There is an excess to wandering, leading to incontinent ideas, extreme verbiage, compulsive digression, excessive quotation. De Certeau in his study of the correlation between navigating urban and textual space speaks of “the unlimited diversity” of the walk, highlighting its improvised nature, and the infinite possibilities it proposes. Footsteps are equated with thoughts, multiplying unchecked: “They are myriad, but do not compose a series. […] Their swarming mass is an innumerable collection of singularities” (97). Throughout the 1980s and 1990s, the erratic trajectories, digression, and diversion of Sinclair’s wanderings are aligned with a tradition of the flâneur as homo ludens (Huizinga) or practitioner of the Situationist derive, as theorised by Guy Debord:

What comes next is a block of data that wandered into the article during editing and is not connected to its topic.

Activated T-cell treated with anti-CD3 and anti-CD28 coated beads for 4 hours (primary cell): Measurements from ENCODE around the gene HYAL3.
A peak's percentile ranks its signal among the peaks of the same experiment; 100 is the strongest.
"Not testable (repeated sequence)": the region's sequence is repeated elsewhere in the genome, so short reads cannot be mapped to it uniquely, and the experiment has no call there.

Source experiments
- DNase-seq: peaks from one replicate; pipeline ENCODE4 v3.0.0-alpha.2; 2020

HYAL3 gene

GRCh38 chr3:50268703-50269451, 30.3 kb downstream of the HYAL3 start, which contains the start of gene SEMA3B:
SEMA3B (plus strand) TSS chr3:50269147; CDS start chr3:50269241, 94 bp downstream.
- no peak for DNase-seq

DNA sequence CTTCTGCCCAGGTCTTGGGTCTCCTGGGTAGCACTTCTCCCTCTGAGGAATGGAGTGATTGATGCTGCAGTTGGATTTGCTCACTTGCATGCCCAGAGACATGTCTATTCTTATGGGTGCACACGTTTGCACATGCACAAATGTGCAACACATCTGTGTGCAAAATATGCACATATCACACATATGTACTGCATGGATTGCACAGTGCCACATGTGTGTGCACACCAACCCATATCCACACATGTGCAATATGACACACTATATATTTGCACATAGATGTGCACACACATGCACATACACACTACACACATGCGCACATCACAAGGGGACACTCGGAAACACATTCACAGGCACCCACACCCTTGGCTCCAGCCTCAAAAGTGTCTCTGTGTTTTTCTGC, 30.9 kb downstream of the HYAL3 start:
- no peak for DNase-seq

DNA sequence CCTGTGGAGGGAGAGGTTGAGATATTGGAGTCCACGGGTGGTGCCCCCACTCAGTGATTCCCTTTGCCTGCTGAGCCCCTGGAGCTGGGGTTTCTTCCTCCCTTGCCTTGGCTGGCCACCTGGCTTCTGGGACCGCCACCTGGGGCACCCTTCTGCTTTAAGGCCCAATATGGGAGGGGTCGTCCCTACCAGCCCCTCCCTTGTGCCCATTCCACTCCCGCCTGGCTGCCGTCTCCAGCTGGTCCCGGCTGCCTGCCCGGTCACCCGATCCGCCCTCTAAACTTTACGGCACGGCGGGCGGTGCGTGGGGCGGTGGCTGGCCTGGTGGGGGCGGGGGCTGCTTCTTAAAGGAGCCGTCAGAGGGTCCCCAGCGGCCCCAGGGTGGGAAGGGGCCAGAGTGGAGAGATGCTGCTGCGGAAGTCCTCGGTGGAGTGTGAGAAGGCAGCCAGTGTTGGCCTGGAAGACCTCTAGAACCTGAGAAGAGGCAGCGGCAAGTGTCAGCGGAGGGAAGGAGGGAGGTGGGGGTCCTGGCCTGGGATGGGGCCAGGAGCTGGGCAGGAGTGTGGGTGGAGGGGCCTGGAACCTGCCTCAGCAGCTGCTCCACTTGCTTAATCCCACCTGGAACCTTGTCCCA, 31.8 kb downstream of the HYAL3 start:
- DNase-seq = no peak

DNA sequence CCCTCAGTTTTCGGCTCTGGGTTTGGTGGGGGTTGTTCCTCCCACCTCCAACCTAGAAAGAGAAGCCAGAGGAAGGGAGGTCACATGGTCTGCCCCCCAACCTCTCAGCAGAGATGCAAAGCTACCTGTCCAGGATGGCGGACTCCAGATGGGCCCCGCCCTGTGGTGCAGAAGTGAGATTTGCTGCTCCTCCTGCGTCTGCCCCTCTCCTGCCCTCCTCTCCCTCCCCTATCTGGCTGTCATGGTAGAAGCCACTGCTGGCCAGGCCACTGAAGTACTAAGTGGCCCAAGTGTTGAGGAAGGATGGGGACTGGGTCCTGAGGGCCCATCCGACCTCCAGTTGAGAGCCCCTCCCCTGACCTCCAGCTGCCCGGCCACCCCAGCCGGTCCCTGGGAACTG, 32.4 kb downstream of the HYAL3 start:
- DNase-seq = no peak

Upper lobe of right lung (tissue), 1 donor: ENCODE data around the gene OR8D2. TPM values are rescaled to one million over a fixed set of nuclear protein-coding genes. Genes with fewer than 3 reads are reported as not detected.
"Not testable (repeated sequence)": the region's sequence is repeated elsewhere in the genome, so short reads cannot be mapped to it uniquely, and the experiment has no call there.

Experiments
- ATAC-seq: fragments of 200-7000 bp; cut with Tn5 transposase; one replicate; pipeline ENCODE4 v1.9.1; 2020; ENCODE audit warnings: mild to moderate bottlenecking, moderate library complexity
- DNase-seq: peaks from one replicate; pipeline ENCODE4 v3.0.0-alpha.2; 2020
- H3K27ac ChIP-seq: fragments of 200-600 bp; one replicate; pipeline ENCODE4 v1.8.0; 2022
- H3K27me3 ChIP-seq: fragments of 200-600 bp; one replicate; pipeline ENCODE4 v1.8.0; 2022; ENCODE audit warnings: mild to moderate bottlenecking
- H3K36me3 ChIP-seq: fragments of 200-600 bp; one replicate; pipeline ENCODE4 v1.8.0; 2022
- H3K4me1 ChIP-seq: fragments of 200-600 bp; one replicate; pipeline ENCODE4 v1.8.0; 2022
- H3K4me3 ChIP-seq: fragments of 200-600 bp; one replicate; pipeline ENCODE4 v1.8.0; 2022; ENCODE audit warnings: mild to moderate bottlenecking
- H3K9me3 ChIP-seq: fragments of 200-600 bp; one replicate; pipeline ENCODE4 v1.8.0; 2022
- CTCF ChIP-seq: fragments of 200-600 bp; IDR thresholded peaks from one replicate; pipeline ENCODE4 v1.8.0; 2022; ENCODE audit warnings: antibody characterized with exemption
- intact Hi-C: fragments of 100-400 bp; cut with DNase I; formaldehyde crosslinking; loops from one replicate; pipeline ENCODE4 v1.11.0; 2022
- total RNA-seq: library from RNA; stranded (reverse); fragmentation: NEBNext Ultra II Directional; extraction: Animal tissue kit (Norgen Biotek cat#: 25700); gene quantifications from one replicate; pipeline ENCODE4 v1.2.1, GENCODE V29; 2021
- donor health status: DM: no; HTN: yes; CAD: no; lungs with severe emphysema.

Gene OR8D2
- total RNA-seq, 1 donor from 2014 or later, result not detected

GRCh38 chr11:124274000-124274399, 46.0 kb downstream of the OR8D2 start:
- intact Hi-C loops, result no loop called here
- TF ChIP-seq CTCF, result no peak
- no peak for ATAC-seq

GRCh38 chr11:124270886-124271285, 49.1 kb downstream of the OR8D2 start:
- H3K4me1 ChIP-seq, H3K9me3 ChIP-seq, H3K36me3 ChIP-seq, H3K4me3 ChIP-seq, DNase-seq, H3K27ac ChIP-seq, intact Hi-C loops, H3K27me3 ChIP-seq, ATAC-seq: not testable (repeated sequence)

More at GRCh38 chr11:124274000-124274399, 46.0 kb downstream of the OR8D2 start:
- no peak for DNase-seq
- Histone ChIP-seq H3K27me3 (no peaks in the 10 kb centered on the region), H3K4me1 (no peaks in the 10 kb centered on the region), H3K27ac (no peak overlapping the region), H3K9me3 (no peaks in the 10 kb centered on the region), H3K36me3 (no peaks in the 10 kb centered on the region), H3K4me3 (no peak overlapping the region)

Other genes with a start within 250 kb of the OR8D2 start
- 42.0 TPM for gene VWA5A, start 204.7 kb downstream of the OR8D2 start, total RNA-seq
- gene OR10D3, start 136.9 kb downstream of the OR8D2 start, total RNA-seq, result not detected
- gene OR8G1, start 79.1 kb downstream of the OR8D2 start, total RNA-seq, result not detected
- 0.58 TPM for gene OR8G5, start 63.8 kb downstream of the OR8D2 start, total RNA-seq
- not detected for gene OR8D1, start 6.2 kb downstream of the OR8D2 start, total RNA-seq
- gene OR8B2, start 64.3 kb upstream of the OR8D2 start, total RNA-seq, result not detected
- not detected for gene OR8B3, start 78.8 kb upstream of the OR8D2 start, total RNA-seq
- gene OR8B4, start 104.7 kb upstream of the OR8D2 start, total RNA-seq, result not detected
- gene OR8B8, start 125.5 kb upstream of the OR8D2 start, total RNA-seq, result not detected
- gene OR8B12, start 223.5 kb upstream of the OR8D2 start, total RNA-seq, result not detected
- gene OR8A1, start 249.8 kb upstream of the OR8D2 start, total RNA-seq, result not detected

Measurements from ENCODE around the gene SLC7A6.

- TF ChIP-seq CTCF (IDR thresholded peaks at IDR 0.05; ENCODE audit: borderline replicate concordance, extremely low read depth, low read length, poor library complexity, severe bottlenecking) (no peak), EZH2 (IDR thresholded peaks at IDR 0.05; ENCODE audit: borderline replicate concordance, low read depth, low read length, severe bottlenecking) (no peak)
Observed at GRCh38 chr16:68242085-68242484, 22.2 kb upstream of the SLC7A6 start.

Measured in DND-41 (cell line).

The dérive entails playful-constructive behaviour and awareness of psychogeographical effects, which completely distinguishes it from the classical notions of the journey or the stroll. In a dérive one or more persons during a certain period drop their usual motives for movement and action, their relations, their work and leisure activities, and let themselves be drawn by the attractions of the terrain and the encounters they find there. The element of chance is less determinant than one might think: from the dérive point of view, cities have a psychogeographical relief, with constant currents, fixed points and vortexes that strongly discourage entry into or exit from certain zones. (“Theory of the dérive” 50)
Like Charles Baudelaire’s painter of modern life, Sinclair is happily susceptible to distraction. The opening essay of Lights Out is a journey through London with the ostensible purpose of diligently researching and reporting on the language he detects on his travels. However, the map for the walk is only ever half-hearted, and Sinclair admits to “hoping for some accident to bring about a final revision” (5). Sinclair’s walks welcome the random and when he finds the detour to disfigure his route, he is content: “Already the purity of the [walk] has been despoiled. Good” (8).